Jonze: What was he like when he was young?

Sendak: He had teeth.

Jonze: Literally?

Sendak: He had literally teeth. I have toys in the other room.

Jonze: Was he more dangerous?

Sendak: Yes. He was more dangerous. He did things to Minnie that were not nice. I think what happened, was that he became so popular—this is my own theory—they gave his cruelty and his toughness to Donald Duck. And they made Mickey a fat nothing. He's too important for products. They want him to be placid and nice and adorable. He turned into a schmaltzer. I despised him after a point.

-Where the Wild Things Are

Monday, October 19, 2009

Over the weekend I made some very wholesome food.

Slow Cooker Pork Ribs. I've used this recipe before. I follow it more or less exactly, except for the fact that James and I don't like to measure, so we just put in whatever amount of things we want; and we add most of an onion and a bottle of beer, mainly so we can refer to them as Beer Basted Boar Ribs. This is a great recipe and it's so easy to start, then you get the delicious slow-cookery smell in the house all day.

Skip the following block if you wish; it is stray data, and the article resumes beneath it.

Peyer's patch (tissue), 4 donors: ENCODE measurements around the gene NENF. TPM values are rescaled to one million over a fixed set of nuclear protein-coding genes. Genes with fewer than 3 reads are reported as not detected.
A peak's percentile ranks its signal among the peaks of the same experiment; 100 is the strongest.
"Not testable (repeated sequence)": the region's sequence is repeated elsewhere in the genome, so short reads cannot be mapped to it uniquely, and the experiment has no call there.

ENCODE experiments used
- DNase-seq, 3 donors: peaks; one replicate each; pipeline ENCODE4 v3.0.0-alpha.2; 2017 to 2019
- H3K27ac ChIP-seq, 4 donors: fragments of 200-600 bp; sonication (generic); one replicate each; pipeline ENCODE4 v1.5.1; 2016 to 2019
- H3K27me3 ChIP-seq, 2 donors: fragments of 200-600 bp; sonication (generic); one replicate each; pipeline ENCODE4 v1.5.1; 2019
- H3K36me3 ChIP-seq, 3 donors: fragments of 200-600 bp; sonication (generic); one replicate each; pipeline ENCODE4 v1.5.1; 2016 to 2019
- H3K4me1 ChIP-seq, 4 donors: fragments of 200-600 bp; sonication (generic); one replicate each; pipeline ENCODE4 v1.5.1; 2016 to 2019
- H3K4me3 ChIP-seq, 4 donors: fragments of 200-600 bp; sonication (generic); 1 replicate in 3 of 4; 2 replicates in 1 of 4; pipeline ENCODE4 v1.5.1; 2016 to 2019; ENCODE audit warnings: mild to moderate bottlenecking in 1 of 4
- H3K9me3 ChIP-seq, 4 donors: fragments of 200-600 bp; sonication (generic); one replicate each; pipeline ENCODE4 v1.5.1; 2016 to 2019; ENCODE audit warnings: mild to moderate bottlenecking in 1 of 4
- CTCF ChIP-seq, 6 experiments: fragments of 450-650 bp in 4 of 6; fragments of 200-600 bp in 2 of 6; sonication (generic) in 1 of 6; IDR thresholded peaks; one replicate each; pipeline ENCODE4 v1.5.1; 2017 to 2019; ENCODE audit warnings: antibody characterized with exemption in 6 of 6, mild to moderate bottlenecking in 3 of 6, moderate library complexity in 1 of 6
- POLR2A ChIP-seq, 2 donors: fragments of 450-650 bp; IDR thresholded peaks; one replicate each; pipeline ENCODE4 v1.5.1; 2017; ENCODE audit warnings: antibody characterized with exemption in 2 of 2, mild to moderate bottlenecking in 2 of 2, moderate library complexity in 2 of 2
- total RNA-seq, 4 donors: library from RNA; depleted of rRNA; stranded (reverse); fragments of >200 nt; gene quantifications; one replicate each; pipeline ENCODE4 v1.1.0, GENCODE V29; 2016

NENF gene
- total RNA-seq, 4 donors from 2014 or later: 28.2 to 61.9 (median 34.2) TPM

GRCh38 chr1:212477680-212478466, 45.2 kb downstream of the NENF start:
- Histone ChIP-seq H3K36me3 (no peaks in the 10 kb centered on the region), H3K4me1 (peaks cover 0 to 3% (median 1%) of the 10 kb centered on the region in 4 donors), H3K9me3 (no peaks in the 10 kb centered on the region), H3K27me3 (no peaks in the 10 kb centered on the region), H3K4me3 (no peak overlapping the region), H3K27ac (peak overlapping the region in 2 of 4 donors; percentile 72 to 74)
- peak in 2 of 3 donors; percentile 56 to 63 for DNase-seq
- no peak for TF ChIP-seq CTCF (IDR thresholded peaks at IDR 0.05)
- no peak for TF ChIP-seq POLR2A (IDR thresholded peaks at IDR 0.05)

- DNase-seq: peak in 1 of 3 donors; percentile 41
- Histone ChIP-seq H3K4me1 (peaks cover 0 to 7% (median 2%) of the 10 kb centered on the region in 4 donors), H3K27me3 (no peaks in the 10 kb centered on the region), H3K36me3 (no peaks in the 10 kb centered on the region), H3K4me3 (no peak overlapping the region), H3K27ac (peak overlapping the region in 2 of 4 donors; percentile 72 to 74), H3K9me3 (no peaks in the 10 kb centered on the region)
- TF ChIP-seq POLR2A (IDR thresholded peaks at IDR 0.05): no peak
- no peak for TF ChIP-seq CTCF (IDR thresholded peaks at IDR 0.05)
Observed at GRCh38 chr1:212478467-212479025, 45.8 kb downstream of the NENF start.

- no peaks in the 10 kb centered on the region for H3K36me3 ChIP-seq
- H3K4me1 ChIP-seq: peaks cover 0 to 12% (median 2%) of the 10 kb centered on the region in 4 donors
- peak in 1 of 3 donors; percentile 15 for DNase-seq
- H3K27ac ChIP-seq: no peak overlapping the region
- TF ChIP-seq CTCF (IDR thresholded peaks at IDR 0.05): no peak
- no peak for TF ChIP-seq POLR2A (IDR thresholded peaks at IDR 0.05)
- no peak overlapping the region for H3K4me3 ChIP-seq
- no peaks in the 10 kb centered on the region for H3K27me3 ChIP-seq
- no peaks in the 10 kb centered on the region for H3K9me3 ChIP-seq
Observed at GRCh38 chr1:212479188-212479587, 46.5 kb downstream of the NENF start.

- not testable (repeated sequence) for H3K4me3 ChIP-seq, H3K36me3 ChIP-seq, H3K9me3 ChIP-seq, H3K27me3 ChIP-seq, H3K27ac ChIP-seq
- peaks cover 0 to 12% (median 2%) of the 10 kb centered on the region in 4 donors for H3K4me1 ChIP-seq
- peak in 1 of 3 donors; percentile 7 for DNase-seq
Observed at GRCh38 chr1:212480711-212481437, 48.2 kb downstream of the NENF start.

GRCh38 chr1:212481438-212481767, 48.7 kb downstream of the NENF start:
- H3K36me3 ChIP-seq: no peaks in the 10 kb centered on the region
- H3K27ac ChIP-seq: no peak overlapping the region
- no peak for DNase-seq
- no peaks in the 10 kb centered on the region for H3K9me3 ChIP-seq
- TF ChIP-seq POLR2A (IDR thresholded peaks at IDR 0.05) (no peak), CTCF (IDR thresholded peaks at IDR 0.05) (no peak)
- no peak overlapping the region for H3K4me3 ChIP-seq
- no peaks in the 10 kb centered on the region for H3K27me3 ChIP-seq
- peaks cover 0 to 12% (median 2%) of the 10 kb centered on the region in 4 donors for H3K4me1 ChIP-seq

Yesterday I also made homemade chicken stock using this recipe from Get Rich Slowly. I don't buy those Safeway rotisserie chickens that often since the amount of oil they come soaked in suggests they're probably not great for you. But I did buy one on a whim a couple days before so after cutting off most of the meat I threw the bones into my largest pot with some veggies and herbs. Not only did I put several containers of stock in the freezer, but my house smelled even more delicious all day and into the evening, so it was a double-win. (I guess the closest WOW-analogue would be Steaming Chicken Soup?)